2nd Gardner's Horse---2
13th Watson's Horse--11

Tel-el-Kebir, September 12, 1882.

The regiments named below are authorized to bear this battle honour:

1st Life Guards.
2nd Life Guards.
Royal Horse Guards.
4th Dragoon Guards.
7th Dragoon Guards.
19th Hussars.
Grenadier Guards.
Coldstream Guards.
Scots Guards.
Royal Irish.
Cornwall Light Infantry.
[131]Royal Highlanders.
King's Royal Rifles.
York and Lancaster.
Highland Light Infantry.
Seaforth Highlanders.
Gordon Highlanders.
Royal Irish Fusiliers.
Cameron Highlanders.
13th (Watson's Horse).
2nd (Gardner's Horse).
2nd Queen's Own Sappers and Miners.
6th King Edward's Own Cavalry.
20th (Brownlow's Punjabis).
7th Rajputs.
129th Baluchis.

This battle honour commemorates the first action in which the Household Cavalry were engaged since Waterloo. The hypercritical may claim that the composite regiment, under Brigadier Ewart, took part in the midnight charge on September 28, and this is strictly true; but Kassassin does not figure on the standards or appointments of the Household Cavalry, whereas Tel-el-Kebir does.

The Egyptian position at Tel-el-Kebir lay at right angles to the railway and the Sweet Water Canal. It was covered by a long line of trenches, flanked with powerful redoubts, and was held by some 30,000 men, with 60 guns. Sir Garnet's force barely numbered 15,000. To attempt the attack of such a formidable position in daylight would have been to court serious loss, and Sir Garnet, with a firm faith in his men, essayed the hazardous task of a long night's march, as a prelude to an attack on the entrenched position at dawn. At 11 p.m. the advance commenced, the First Division, under Lieutenant-General Willis on the right; the Second, under Lieutenant-General Hamley, on the left. Dawn was just breaking when the Highland Brigade reached the Egyptian trenches, and, with a mighty cheer, dashed over the parapet. Within a few minutes the first division attacked also, and the cavalry, sweeping round the rear, cut in on the flying enemy. An immediate pursuit was ordered, and on the evening of September 14 the citadel of Cairo was in our hands, the Cavalry Brigade having covered sixty-five miles in twenty-four hours. The promptitude with which Sir Garnet Wolseley followed up the victory of Tel-el-Kebir brought the rebellion to an end, but it was clear that the continuance of the Khedivial authority must henceforth rest on the protection that might be[132] afforded him by the English army of occupation. For this purpose Sir Archibald Alison, who had commanded the Highland Brigade with conspicuous success during the course of the operations, was left in command of a British force, numbering some 10,000 men, whilst Major-General Sir Evelyn Wood was entrusted with the re-organization of the Egyptian army.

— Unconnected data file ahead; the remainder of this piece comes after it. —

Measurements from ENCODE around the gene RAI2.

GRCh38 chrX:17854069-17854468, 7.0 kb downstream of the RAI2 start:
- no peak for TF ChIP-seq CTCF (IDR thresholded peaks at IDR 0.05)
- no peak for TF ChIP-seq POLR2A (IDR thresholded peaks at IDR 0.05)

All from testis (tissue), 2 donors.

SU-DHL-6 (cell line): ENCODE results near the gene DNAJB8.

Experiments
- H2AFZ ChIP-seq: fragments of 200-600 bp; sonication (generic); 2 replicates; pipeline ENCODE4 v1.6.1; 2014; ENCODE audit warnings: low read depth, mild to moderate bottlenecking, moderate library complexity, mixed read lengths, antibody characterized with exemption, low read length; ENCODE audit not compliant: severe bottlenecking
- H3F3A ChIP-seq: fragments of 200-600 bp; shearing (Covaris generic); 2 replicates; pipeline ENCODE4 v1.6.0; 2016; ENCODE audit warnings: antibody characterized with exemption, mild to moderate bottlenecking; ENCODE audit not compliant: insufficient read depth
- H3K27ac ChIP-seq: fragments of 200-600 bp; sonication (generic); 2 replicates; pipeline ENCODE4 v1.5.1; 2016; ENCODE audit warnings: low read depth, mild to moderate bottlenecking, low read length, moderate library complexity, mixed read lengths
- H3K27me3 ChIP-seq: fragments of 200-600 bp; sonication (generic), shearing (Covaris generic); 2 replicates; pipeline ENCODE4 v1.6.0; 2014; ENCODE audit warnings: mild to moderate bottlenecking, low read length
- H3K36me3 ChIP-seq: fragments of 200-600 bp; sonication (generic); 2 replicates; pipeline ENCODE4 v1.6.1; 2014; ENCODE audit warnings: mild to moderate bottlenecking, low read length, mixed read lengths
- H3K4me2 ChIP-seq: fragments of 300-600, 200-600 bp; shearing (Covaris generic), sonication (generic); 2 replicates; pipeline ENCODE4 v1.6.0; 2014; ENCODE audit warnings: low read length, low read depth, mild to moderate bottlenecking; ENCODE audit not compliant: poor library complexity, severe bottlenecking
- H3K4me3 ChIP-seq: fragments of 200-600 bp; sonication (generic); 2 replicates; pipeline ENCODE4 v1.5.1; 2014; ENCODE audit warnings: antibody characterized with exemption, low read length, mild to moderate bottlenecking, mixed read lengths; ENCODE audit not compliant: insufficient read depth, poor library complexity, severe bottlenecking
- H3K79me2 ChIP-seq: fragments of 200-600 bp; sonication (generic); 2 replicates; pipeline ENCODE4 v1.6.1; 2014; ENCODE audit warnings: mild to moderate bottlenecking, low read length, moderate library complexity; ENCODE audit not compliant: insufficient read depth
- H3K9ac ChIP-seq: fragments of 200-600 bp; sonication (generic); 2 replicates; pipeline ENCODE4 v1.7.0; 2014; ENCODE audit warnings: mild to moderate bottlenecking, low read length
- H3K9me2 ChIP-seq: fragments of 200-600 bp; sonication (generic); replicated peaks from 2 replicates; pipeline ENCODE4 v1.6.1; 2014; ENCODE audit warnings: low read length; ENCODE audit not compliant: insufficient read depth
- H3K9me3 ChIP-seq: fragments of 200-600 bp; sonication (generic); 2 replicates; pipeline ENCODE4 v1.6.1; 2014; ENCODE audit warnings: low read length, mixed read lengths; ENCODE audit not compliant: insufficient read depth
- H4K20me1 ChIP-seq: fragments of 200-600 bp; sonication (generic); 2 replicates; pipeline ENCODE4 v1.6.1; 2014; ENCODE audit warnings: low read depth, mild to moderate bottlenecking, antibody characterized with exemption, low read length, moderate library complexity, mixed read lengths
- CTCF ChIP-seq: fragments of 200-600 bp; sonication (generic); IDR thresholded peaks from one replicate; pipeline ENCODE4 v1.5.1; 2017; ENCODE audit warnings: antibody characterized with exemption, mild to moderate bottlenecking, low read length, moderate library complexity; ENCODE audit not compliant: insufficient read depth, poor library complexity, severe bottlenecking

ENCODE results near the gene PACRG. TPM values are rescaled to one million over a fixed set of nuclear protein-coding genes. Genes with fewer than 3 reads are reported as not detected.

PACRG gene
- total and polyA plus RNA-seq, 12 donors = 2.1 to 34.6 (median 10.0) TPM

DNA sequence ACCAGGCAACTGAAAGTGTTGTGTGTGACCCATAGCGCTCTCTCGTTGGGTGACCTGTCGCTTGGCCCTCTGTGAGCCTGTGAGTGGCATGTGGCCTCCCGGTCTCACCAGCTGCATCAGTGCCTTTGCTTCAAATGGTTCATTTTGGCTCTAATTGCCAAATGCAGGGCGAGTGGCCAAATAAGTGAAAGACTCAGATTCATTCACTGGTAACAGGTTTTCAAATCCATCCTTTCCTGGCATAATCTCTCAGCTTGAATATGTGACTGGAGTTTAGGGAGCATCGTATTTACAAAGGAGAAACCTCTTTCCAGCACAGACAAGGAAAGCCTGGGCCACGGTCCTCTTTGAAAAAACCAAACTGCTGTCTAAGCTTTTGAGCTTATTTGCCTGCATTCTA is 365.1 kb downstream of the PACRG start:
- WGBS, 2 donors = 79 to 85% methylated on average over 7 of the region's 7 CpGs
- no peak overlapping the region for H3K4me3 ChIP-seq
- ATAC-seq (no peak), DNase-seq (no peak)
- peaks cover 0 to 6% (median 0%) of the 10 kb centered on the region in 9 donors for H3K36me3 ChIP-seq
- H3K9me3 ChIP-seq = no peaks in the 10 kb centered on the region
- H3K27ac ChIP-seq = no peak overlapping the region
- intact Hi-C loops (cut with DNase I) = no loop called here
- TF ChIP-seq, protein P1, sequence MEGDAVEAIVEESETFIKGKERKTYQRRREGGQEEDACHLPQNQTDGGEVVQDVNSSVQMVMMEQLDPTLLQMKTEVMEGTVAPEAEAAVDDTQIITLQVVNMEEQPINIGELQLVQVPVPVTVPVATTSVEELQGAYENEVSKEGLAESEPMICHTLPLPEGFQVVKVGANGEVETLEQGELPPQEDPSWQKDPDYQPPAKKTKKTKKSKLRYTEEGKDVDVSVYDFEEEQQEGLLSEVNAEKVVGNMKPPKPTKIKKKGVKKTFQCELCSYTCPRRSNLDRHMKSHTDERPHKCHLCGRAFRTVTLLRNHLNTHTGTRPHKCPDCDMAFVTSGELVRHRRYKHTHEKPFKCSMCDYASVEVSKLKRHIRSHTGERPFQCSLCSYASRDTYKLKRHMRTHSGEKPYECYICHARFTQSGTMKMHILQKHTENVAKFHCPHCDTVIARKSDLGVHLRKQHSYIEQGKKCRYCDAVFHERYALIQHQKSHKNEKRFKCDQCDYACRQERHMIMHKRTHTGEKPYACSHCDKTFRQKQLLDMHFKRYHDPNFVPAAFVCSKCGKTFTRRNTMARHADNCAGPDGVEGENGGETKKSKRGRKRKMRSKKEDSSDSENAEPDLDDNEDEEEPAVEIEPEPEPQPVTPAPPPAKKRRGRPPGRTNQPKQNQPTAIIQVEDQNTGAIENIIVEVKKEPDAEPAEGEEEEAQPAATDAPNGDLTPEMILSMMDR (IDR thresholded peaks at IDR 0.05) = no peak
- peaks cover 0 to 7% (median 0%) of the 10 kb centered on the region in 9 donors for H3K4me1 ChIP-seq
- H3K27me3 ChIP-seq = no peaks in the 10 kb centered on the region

As will be seen from a perusal of the following list of casualties, the brunt of the fighting at Tel-el-Kebir fell on the Highland Brigade, which suffered more heavily here than it did at the historic Battle of the Alma.

Casualties at Tel-el-Kebir, September 12, 1882.

Regiments.Officers.Men.
K.W.K.W.
Grenadier Gds.-119
Coldstream Gds.-1-7
Scots Guards---4
2nd Batt. Royal Irish12117
46th Corn. L.I.-1-5
42nd Royal Highlanders16737
3rd Batt. K. Roy. Rifles---20
84th York and Lancaster---12
72nd Seaforth Highlanders--13
74th Highland L.I.351452
75th Gordon Highlanders11529
79th Cameron Highlanders-31345
87th Roy. Irish Fusiliers--234
——
2nd Gardner's Horse-1-1
6th K.E.O. Cavalry----
13th Watson's Horse---2
7th Rajputs---1
20th Brownlow's Punjabis----